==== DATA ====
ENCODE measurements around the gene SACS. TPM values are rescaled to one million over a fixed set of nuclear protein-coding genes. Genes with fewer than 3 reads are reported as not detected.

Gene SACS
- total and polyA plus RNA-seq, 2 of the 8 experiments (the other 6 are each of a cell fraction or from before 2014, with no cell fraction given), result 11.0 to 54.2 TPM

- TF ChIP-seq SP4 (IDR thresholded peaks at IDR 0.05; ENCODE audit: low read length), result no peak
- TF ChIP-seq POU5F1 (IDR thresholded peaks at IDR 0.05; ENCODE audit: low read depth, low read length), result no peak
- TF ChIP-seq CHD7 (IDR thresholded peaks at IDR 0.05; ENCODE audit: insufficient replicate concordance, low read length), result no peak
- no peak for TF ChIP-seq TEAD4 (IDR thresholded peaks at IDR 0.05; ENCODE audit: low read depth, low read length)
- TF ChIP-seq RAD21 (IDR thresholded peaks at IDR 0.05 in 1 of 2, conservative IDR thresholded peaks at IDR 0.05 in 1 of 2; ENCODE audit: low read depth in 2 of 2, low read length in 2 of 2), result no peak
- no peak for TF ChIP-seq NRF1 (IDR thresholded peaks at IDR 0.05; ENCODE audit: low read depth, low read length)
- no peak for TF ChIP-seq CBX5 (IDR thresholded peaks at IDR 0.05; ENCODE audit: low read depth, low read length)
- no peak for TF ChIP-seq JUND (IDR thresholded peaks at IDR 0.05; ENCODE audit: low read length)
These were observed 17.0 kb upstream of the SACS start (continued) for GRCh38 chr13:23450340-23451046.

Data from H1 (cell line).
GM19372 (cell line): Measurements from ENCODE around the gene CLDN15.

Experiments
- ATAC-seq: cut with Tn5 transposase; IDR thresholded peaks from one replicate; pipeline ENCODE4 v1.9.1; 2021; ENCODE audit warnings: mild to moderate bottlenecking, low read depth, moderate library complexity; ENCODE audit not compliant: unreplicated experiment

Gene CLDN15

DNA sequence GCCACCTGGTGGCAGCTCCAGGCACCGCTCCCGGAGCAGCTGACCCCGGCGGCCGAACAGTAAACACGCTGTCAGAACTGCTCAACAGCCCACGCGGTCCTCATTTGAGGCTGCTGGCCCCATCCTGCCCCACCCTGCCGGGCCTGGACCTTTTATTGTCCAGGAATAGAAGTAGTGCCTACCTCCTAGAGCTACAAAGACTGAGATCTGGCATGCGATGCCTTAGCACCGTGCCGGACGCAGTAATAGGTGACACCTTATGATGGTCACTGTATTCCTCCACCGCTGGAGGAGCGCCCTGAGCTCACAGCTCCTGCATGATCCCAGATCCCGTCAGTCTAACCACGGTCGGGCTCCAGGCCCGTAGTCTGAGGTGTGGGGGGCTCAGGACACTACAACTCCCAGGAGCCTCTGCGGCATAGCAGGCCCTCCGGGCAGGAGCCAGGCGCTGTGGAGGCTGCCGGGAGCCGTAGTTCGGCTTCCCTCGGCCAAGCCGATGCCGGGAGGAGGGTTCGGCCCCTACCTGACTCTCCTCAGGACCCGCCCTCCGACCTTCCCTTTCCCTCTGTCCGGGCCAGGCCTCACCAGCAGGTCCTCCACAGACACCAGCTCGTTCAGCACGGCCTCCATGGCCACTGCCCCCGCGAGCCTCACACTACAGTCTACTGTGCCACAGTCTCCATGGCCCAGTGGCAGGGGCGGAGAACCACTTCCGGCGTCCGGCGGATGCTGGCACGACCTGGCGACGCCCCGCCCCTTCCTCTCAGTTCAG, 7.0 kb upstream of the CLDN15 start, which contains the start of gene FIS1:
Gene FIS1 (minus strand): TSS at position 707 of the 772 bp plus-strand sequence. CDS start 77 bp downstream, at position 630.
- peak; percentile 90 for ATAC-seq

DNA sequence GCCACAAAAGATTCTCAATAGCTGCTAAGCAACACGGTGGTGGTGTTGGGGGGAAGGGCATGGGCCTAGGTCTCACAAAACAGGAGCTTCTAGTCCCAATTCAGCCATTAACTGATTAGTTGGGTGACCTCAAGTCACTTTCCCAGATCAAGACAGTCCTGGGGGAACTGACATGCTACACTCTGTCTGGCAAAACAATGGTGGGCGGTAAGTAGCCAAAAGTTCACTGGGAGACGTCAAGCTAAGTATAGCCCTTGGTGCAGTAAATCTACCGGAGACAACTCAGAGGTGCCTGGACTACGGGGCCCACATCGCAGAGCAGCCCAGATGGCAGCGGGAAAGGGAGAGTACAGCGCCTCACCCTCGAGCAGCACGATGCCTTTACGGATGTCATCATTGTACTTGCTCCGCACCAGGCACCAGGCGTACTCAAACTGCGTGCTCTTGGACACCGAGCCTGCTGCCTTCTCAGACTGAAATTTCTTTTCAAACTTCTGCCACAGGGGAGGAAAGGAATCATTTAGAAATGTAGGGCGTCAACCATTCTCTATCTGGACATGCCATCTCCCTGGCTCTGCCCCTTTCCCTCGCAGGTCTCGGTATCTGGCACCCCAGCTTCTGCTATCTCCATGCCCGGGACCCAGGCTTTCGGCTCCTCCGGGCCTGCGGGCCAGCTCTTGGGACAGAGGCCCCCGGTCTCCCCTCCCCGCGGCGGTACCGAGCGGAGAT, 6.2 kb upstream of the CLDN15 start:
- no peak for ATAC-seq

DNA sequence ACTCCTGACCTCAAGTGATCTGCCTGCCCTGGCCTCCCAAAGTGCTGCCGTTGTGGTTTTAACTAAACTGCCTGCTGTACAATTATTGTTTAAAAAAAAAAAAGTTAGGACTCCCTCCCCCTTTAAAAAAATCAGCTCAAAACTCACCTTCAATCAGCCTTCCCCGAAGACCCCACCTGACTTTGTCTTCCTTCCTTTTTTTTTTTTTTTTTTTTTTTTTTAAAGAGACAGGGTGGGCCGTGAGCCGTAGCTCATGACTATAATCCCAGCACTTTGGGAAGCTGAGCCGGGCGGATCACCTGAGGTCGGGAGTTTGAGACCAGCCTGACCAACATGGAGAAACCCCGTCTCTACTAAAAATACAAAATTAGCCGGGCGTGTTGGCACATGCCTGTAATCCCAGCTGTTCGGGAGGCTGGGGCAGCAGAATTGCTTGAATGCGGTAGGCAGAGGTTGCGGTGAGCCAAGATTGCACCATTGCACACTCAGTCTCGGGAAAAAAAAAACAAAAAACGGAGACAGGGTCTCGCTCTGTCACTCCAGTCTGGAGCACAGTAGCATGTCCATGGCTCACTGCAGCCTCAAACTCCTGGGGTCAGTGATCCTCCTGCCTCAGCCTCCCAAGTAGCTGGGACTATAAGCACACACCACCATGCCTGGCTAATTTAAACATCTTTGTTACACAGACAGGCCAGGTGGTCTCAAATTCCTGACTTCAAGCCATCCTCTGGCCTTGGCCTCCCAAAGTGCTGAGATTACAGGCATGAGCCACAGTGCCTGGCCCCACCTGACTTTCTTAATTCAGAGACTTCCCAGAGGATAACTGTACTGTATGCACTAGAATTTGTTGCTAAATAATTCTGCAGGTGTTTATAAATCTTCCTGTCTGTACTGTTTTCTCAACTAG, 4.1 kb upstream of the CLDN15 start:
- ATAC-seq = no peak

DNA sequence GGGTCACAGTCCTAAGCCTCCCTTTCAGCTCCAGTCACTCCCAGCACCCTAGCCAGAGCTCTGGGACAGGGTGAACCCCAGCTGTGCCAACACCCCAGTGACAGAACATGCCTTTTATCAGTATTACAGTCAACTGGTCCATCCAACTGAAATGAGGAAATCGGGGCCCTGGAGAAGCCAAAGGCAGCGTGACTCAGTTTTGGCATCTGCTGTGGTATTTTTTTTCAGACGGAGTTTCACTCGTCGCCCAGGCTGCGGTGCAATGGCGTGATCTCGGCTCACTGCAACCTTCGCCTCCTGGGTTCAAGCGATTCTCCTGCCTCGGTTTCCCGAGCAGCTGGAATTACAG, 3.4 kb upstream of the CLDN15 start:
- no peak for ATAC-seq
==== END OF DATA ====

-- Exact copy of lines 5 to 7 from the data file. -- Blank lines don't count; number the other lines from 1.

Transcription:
- TF ChIP-seq POU5F1 (IDR thresholded peaks at IDR 0.05; ENCODE audit: low read depth, low read length), result no peak
- TF ChIP-seq CHD7 (IDR thresholded peaks at IDR 0.05; ENCODE audit: insufficient replicate concordance, low read length), result no peak
- no peak for TF ChIP-seq TEAD4 (IDR thresholded peaks at IDR 0.05; ENCODE audit: low read depth, low read length)